Posted By Dave Bontempo on May 15, 2020 - Last Updated on May 18, 2020
Underdogs have become “wonderdogs.”
Upsets marked three of the four headlined bouts in the UFC’s three-event, eight-day fight carnival, which concludes Saturday.
Two winners — Justin Gaethje on May 9 and Glover Teixeira on May 13 — even produced fifth-round knockouts yielding a 35-to-1 return at some sportsbooks for a correct knockout round prediction.
Saturday’s finale, like the first two cards, is matched competitively. Most of the favorites are less than 2-to-1, a rare commodity for contact sports.
In Saturday’s main event, heavyweight Walt Harris is the -155 favorite against Alistair Overeem, +130, at DraftKings Sportsbook. This is an excellent matchup of parity. Overeem is the number eight UFC heavyweight, while Harris is number nine.
Edson Barboza, the number 11 lightweight contender moving down to the featherweight class, takes on Dan Ige, the number 15 fighter in that division, in a bout that has drawn significant betting attention. Barboza is -137 while Ige is +110 at DraftKings.
Here’s a look at the entire event (fights subject to change), coming from the VyStar Veterans Memorial Arena in Jacksonville, Fla., without spectators.
Can lightning strike twice in the heavyweight division?
Number two contender Francis Ngannou electrified the UFC community with his 20-second knockout of Jairzinho Rozenstruik last weekend. That’s five first-round victories in the last seven fights and 62 seconds for the last two Ngannou wins.
But Walt Harris needed only 12 seconds to destroy Aleksei Oleinik last July. A knee and a chopping left hand put Oleinik on the canvas. One-punch knockouts in the heavyweight division are gas in a sport’s promotional automobile. An early win by either fighter on the heels of Ngannou’s feat would spike excitement in this division.
Alistair Overeem can’t seem to get over the hump. Losses to Rozenstruik, Ngannou and division champion Stipe Miocic raise questions about his ability to win a big fight. Indeed, Overeem is the underdog despite being ranked eighth in the UFC, with Harris ninth.
In the early betting action, Harris had 69% of the handle and 57% of the bets at DraftKings. Harris is the most-bet fighter by handle on the entire card.
A look at some of the ways to bet the main event on Saturday:
UFC main event props
To win by knockout or TKO is -110
To win by points is +650
To win by submission is +29-1
To win by knockout or TKO is +320
To win by decision +550
To win by submission is +950
Exact knockout round
Harris ranges from +310 in round one to +2500 in round five
Overeem is +1000 in the first round and + 4000 for round five
When the fight ends
Rounds 1-3 is -220
Rounds 4-5 is +164
Will we see the start of Round 3? Yes is -104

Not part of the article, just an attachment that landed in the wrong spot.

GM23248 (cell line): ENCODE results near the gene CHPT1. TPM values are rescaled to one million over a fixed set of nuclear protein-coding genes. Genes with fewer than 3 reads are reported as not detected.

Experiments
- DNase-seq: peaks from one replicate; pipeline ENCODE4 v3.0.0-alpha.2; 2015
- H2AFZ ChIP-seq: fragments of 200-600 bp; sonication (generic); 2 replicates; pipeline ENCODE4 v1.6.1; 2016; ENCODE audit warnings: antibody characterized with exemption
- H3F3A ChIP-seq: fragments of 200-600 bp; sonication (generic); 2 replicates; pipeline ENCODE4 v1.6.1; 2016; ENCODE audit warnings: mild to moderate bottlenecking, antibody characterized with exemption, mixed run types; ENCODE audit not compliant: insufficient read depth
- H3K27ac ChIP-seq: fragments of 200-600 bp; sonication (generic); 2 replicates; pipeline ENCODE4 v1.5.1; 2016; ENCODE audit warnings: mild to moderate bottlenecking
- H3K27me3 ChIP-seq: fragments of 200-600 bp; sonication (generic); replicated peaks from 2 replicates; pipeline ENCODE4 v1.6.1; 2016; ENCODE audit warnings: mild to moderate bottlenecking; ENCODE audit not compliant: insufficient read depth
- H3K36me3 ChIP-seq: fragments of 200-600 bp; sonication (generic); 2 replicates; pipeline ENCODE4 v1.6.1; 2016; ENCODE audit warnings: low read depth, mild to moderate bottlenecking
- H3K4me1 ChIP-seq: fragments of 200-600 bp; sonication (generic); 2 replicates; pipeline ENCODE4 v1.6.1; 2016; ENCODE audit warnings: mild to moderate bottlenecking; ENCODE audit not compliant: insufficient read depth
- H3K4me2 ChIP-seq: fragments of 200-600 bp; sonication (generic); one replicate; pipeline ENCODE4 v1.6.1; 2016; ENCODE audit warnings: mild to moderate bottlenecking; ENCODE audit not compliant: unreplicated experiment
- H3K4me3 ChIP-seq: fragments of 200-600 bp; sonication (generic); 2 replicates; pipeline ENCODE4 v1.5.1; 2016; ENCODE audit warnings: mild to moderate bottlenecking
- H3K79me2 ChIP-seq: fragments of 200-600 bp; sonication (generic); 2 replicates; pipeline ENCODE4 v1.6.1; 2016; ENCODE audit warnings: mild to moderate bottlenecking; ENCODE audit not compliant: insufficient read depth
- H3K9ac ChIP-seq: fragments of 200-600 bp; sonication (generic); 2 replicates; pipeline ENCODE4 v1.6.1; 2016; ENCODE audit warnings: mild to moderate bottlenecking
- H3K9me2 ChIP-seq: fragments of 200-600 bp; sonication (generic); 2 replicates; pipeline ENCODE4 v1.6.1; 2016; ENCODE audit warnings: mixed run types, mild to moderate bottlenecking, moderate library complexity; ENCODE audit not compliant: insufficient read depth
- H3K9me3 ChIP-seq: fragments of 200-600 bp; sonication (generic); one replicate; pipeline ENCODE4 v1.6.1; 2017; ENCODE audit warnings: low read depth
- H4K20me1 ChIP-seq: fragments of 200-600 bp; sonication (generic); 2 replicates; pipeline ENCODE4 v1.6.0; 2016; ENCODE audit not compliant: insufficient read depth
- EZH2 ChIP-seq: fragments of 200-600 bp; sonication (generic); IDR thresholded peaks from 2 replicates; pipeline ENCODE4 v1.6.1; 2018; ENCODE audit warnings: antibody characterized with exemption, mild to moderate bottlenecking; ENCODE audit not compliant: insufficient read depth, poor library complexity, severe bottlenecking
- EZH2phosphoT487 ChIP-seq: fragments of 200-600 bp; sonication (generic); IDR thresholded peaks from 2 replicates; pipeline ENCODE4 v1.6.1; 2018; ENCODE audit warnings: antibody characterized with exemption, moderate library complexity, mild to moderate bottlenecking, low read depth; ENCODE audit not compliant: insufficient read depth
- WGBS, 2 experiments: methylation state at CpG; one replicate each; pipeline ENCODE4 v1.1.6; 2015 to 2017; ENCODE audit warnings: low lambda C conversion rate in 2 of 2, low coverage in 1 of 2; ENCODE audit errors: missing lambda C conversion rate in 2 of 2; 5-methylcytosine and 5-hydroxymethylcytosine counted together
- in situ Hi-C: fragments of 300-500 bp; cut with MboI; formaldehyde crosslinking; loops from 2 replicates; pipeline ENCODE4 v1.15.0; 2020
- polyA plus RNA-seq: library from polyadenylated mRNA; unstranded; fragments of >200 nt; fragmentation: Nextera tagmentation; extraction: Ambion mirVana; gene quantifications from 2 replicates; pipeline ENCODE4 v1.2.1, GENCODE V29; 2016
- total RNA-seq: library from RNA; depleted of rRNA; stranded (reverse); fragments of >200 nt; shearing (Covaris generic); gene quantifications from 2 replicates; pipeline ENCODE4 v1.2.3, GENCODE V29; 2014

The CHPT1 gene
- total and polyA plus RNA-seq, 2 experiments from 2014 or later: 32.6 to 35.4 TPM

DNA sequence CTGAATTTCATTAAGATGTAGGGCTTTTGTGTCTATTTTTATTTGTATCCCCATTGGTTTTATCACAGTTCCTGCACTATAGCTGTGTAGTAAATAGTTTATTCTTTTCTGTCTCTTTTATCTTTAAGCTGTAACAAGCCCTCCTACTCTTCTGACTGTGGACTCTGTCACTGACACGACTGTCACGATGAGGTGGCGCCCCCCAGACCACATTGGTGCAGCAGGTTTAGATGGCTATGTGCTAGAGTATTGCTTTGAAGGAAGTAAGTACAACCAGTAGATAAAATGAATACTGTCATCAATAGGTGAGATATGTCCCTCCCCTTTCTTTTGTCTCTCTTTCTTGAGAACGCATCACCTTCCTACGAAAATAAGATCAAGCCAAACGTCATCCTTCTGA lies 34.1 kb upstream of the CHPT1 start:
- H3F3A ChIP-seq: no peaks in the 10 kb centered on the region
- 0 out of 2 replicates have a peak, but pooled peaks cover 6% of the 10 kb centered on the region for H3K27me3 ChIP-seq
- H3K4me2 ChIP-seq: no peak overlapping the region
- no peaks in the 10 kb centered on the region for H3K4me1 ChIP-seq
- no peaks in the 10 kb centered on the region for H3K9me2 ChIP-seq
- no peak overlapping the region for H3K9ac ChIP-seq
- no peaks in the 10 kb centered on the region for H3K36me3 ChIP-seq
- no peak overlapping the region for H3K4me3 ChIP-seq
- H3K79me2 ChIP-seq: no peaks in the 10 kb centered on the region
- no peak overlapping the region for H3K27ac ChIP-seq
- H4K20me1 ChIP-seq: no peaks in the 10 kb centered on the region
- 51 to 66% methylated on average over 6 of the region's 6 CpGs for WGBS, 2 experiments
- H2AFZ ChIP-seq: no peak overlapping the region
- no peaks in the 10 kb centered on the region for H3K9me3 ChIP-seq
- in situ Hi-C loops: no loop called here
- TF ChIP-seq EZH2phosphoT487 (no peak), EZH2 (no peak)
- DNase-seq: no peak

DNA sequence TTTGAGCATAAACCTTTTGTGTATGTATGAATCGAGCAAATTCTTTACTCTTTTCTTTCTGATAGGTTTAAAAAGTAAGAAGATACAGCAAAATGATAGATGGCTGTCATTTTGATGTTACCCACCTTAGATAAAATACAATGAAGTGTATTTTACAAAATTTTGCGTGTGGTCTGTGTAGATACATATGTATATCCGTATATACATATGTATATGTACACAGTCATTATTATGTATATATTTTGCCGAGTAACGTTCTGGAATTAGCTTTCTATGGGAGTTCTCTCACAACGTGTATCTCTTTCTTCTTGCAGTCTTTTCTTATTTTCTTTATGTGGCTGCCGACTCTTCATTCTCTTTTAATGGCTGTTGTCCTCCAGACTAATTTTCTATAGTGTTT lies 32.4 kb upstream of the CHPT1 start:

Undercard betting overview
The big names are getting attention, but there’s still money coming in on the other fights. And through two fight cards, it’s been clear you can bet either side with confidence on the moneyline. Matchmaking has been excellent, showcasing the depth of the UFC.
That was really borne out Wednesday when Brian Kelleher secured a second-round knockout over favored Hunter Azure. Kelleher was +144 at Fan Duel.
Andrei Arlovski, +132 at FanDuel, defeated Phillipe Lins.
Ben Rothwell later delivered a surprise in the co-main. He was +115 at DraftKings and notched a split-decision triumph over Ovince St. Preux. And then Teixeira, +150 at DraftKings, rewarded the underdog bettors to cap the night.
Where the chalk has been consistent over the first two cards has been in the women’s bouts. No upsets there.
On Saturday, Claudia Gadelha will try to keep that going in the co-main event against Angela Hill, who has won three fights in a row. Gadelha is ranked sixth in the strawweight division. Her most notable win came over Carla Esparza, ranked seventh.
Do you miss the NFL?
Want to make an NFL-style wager? Anthony Hernandez and Kevin Holland are both -108 at FanDuel as of Friday, comparable to the NFL moneyline bet with the vig.
It’s been tough for both fighters to gain momentum. Hernandez has suffered three fight cancellations in the last three years. He does come off an August 2019 victory over Jun Yong Park.
The betting variables contradict each other, perhaps explaining the line.
Point: Holland has dropped two in a row to higher competition, including Thiago Santos, who lost to the sport’s pound-for-pound king, Jon Jones.
Counterpoint: Hernandez won the battle of common opponents. He beat Brendan Allen, who defeated Holland.
Intangible: Holland has a six-inch reach advantage, the largest edge any fighter holds on this card.
Which point to you like most? Or dislike least?
A similar dilemma surrounds Darren Elkins and Nate Landwehr. BetMGM puts Elkins at -115 and Landwehr at -106.
Combined, they have lost four in a row. Before recent losses, they had both amassed nice winning streaks.
Regardless of the setbacks, they are both in the same boat. Each fighter badly needs a victory. That’s why the odds indicate parity.
Dave Bontempo, who writes extensively on the emergence of legalized sports betting, is a recipient of the Sam Taub Award for Broadcast Excellence by the Boxing Writers Association of America. He has broadcast boxing for all the major networks over the last four decades and is a member of the New Jersey Boxing Hall of Fame as well as the Atlantic City Boxing Hall of Fame. His work also can be seen at the Press of Atlantic City and iGamingPlayer.